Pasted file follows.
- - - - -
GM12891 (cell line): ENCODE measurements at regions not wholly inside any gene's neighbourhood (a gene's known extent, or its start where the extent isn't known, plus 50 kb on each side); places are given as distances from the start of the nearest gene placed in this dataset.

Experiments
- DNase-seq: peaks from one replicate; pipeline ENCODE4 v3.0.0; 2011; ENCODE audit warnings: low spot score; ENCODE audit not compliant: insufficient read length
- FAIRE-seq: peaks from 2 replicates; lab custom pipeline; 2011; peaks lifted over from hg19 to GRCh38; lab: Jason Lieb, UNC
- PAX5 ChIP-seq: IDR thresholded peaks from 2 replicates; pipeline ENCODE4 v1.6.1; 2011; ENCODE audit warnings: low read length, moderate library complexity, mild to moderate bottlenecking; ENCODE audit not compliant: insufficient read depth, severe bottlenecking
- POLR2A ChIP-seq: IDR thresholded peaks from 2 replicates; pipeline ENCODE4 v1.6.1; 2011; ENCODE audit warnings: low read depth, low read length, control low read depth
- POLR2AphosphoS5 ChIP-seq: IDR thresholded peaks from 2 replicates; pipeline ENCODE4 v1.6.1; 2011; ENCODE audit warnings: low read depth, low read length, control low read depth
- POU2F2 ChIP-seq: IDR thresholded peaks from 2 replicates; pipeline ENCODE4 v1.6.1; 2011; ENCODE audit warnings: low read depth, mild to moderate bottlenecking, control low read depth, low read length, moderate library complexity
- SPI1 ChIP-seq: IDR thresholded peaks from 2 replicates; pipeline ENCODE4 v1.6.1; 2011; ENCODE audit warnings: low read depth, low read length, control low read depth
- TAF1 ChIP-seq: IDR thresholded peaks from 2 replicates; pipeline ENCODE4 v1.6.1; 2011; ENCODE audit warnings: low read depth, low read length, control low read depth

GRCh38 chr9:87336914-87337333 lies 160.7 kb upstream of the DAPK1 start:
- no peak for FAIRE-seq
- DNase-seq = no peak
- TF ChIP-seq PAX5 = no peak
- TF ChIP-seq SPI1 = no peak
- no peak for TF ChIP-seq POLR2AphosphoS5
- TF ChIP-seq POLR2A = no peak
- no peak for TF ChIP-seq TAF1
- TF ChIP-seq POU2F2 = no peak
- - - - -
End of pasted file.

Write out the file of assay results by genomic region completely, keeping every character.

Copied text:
GM12891 (cell line): ENCODE measurements at regions not wholly inside any gene's neighbourhood (a gene's known extent, or its start where the extent isn't known, plus 50 kb on each side); places are given as distances from the start of the nearest gene placed in this dataset.

Experiments
- DNase-seq: peaks from one replicate; pipeline ENCODE4 v3.0.0; 2011; ENCODE audit warnings: low spot score; ENCODE audit not compliant: insufficient read length
- FAIRE-seq: peaks from 2 replicates; lab custom pipeline; 2011; peaks lifted over from hg19 to GRCh38; lab: Jason Lieb, UNC
- PAX5 ChIP-seq: IDR thresholded peaks from 2 replicates; pipeline ENCODE4 v1.6.1; 2011; ENCODE audit warnings: low read length, moderate library complexity, mild to moderate bottlenecking; ENCODE audit not compliant: insufficient read depth, severe bottlenecking
- POLR2A ChIP-seq: IDR thresholded peaks from 2 replicates; pipeline ENCODE4 v1.6.1; 2011; ENCODE audit warnings: low read depth, low read length, control low read depth
- POLR2AphosphoS5 ChIP-seq: IDR thresholded peaks from 2 replicates; pipeline ENCODE4 v1.6.1; 2011; ENCODE audit warnings: low read depth, low read length, control low read depth
- POU2F2 ChIP-seq: IDR thresholded peaks from 2 replicates; pipeline ENCODE4 v1.6.1; 2011; ENCODE audit warnings: low read depth, mild to moderate bottlenecking, control low read depth, low read length, moderate library complexity
- SPI1 ChIP-seq: IDR thresholded peaks from 2 replicates; pipeline ENCODE4 v1.6.1; 2011; ENCODE audit warnings: low read depth, low read length, control low read depth
- TAF1 ChIP-seq: IDR thresholded peaks from 2 replicates; pipeline ENCODE4 v1.6.1; 2011; ENCODE audit warnings: low read depth, low read length, control low read depth

GRCh38 chr9:87336914-87337333 lies 160.7 kb upstream of the DAPK1 start:
- no peak for FAIRE-seq
- DNase-seq = no peak
- TF ChIP-seq PAX5 = no peak
- TF ChIP-seq SPI1 = no peak
- no peak for TF ChIP-seq POLR2AphosphoS5
- TF ChIP-seq POLR2A = no peak
- no peak for TF ChIP-seq TAF1
- TF ChIP-seq POU2F2 = no peak